It is at this time that Nancy learns of another mystery in Waterford about a “whispering statue” that’s gone missing from the Yacht Club, which used to be an estate. The statue is said to be of the former owner’s Italian wife, who bears a striking resemblance to Nancy. And I have to laugh at the cover art of the marble statue, made years earlier, with the 1960’s “flip” hairdo that was so popular on Nancy Drew books of the time.

It is decided that Nancy will go to the town of Waterford in disguise, and Bess and George will travel with her, despite the fact that the villains know Nancy has two friends. And when “Debbie Lynbrook” arrives at the airport in Waterford, two men attempt to kidnap the three girls but they get away. When the girls register at the hotel, only Nancy puts down a different name, and all the girls stupidly put River Heights as their home town.

Somehow, even though Nancy, Bess and George had to fly to Waterford, Ned, Burt and George are able to drive down to the town on the weekend. The story sort of lost me during the times when the chums went sailing, because I know nothing about sailing or boating and had no idea what certain terms meant, like tacking and jib. And it seemed every time Nancy was in a boat, another boat attacked her and her companions, whether it was Bess and George, Ned, or the nice guy from the Yacht Club in charge of all the boats, Dick.

“Debbie” gets a job at the antique shop and seems to be a better seller than Basswood or his assistant. She picks up valuable clues while eavesdropping, and wonders why Basswood keeps her out of the office.

A statue is found, and it looks like Nancy, but it turns out to be a reproduction. The maker’s initials are on the base, which gives Nancy a good clue in tracking down the bad guys.

One day while at work, there’s an earthquake, or what everyone assumes is an earthquake, and paintings fall off the wall and statues fall over, a couple of them breaking, proving they aren’t real marble. What’s so amazing is that within a couple minutes of the quake, Nancy turns on the radio to hear the breaking news that the tremor was actually an underground gas main break and explosion. Years before social media, Nancy visits a town with instant news!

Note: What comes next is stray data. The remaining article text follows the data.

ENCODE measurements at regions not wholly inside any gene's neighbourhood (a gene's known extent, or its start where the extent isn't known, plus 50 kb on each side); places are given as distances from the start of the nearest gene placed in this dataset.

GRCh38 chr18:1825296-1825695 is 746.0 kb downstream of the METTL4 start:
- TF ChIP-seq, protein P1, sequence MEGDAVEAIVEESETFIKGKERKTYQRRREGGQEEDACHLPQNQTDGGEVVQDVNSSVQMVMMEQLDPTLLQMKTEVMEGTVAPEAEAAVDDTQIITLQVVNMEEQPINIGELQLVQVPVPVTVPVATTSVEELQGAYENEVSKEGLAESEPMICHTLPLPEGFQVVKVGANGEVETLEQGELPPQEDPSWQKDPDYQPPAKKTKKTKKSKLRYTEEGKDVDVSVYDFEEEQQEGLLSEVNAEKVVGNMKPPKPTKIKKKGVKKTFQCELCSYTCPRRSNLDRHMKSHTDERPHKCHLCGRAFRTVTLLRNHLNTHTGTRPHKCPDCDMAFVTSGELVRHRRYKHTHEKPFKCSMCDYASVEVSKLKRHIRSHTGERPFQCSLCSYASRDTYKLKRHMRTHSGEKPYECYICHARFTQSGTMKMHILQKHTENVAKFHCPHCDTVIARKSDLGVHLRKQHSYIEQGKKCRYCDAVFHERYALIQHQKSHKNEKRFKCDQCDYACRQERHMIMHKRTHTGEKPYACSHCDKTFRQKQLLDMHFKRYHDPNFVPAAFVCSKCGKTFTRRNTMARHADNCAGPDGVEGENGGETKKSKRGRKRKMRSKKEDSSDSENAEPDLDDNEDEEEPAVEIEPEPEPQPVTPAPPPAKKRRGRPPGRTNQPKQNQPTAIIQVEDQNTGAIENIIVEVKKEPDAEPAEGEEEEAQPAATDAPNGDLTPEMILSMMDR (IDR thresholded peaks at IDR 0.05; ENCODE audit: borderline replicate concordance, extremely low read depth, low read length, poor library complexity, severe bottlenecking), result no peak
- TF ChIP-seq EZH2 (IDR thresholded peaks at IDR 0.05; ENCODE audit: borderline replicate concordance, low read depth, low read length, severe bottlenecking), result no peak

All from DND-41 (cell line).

It’s really weird; Mr. Basswood does not trust “Debbie” but because she’s so good at selling stuff, he lets her have the key to the store. So naturally, the girls investigate the shop after hours. They’re picking their way through the storage room when a familiar man arrives, one of the men who attacked them previously. So in order to hide, the girls pose behind empty portrait frames, and I’m so glad the illustrators drew the scene, because it is so ridiculous, but they forgot to put Nancy in her wig. Of course, the plan doesn’t work but the girls get away from the bad guy, once again by George using her judo skills.

Ned visits again, this time without Burt and Dave, and he visits the antique shop and pretends to not know Nancy. Pre-arranged by Nancy, Ned asks for a couple of books that Mrs. Merriam gave Basswood that would net her $10 each if sold. Mr. Basswood’s commission would be $7. Ned is told that each book would be $28, proof that Basswood is a cheat.

As with all the Nancy Drew books, George has to fat-shame Bess every time she suggests getting something to eat. George was always a favorite of mine growing up because I had the same looks as her: short dark hair, athletic build, kind of clumsy, always seems to stick her foot in her mouth. But the relentless teasing of Bess’s weight really grates on me as an adult.

Nancy tracks down the bad guy who made the reproduction of the whispering statue, and who should turn up at his shop but Basswood. Of course they are in cahoots with each other! I wouldn’t expect any less from a Nancy Drew book. Through more sleuthing, the original statue is found about 20 miles from Waterford, and the owner is appalled that she should own stolen goods and has no problem giving it up.

As the clues pile up and Nancy and her chums gather more evidence, Nancy is actually kidnapped by being thrown into a statue mould. She realizes the mould has holes in it because she can breathe, although not easily, and realizes how the original statue could “whisper.” Luckily, Ned and the girls’ new pal Dick figured Nancy could use backup and after discovering Nancy is missing, they know just what vehicle to look for and where to find her.

The RT of The Whispering Statue was good, but not great. Having Nancy in disguise made for an interesting plot twist, but I thought the original was better.

For more information about my favorite sleuth, check out Jenn Fisher’s Unofficial Nancy Drew website, which has a wealth of information.